Author Topic: Protected 24V, 200A Switch  (Read 13061 times)

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Offline luky315Topic starter

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Protected 24V, 200A Switch
« on: February 27, 2024, 05:14:47 pm »
I need to switch 200A to an approximately resistive load (slightly inductive) and i would like to protect the switch from a short curcuit on the output (R < approximately 0.1Ohms). So the solution would be a high power e-fuse design, but the question is which solution would be the most robust and cost effective? Is a hot swap controller worth the additional cost or would a simple solution with a comparator controlling a few paralleled MOSFETS be ok?
 

Offline Faringdon

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Re: Protected 24V, 200A Switch
« Reply #1 on: February 27, 2024, 05:27:39 pm »
200A is your 'normal' current, so the short cct current must be immense.
One good way for you is to do multiple current source paths to the load....and have cheap B2B IGBT switchs in each of them...so then each has less current to break.
Also have a fuse in each of the current source paths.
'Perfection' is the enemy of 'perfectly satisfactory'
 

Offline luky315Topic starter

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Re: Protected 24V, 200A Switch
« Reply #2 on: February 27, 2024, 05:37:30 pm »
The point is that the short circuit current has to be limited by opening the FETs in time. And IGBTs are not the right choice with 24V
 

Offline T3sl4co1l

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Re: Protected 24V, 200A Switch
« Reply #3 on: February 27, 2024, 05:38:14 pm »
You would need quite a large MOSFET for a regular hot-swap controller to do the job, and you can't parallel them when linear operation is used; or not without a considerable amount of source degeneration, which defeats the purpose (big voltage drop at nominal current).  Even then, at some point, too much gate charge will make the control unacceptably slow, or unstable.

A switching design, probably multi-phase, would be effective, but you'd have to create your own as I don't think such a thing exists.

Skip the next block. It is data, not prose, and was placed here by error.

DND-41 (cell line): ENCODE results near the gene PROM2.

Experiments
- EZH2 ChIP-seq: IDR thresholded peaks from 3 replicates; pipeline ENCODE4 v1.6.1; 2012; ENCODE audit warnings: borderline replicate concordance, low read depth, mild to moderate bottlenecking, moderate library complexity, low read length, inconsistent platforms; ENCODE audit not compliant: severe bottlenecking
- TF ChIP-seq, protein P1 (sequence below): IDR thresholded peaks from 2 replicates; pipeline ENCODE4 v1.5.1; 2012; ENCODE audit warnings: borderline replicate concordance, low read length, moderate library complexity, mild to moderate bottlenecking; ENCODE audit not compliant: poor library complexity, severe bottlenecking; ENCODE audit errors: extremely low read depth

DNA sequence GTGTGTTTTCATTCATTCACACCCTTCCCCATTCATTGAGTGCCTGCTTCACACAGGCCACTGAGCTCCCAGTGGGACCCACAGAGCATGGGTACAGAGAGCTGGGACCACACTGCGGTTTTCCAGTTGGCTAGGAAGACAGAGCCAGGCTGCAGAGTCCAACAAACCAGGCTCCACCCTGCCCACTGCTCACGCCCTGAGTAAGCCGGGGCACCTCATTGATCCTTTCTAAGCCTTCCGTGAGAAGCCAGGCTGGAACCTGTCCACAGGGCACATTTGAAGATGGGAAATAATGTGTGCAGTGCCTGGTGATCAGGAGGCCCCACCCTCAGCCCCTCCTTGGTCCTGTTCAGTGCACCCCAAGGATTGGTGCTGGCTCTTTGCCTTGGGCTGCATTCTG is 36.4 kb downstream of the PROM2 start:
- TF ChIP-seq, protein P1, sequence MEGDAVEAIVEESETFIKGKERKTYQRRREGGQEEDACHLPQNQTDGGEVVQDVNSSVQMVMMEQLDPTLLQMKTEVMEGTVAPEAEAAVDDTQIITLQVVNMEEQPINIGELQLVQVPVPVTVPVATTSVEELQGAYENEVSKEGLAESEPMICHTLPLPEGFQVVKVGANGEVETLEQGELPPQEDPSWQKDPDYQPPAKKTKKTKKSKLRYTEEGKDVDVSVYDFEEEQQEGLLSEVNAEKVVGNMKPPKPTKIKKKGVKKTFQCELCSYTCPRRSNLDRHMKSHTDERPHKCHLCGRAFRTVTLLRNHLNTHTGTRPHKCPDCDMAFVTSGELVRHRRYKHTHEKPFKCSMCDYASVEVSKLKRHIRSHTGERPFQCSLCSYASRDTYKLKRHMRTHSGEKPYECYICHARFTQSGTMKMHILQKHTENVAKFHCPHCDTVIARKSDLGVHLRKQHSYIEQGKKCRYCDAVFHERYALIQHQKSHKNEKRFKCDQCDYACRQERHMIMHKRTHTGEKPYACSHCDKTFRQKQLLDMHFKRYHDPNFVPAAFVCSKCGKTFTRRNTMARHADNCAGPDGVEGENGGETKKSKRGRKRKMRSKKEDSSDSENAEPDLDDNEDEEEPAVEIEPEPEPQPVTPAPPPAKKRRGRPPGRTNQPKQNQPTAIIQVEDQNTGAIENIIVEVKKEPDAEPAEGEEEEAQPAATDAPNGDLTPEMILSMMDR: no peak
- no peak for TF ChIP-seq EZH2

Or single phase if the "slightly inductive" load is sufficient, and is okay with being chopped (and this doesn't emit destructive EMI throughout your system, etc..), but honestly at these currents, I'm okay with the added complexity of multi-phase control to save on filter capacitance, switch node limits, and scaling in general (SMD transistors and off the shelf inductors will suffice).

Tim
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Offline coromonadalix

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Re: Protected 24V, 200A Switch
« Reply #4 on: February 27, 2024, 05:57:23 pm »
 

Offline Faringdon

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Re: Protected 24V, 200A Switch
« Reply #5 on: February 28, 2024, 07:58:56 am »
Quote
The point is that the short circuit current has to be limited by opening the FETs in time.
So you want to stop the current before it gets to your short circuit level?
Though your 'normal' current is 200A...so you cant have it trip on that.

...So these MOSFETs are going to have to break in excess of 220A......its very unlikely that MOSFETs exists that can break eg  220A of current without blowing up...unless they have a  large amount of auxiliary circuitry around them.  IGBTs on the other hand, can break currents  of that size.

As Tim allures, the alternative is to have multiple parallel current paths, from which the current of each is limited to well under 200A....but the total current into load is 200A.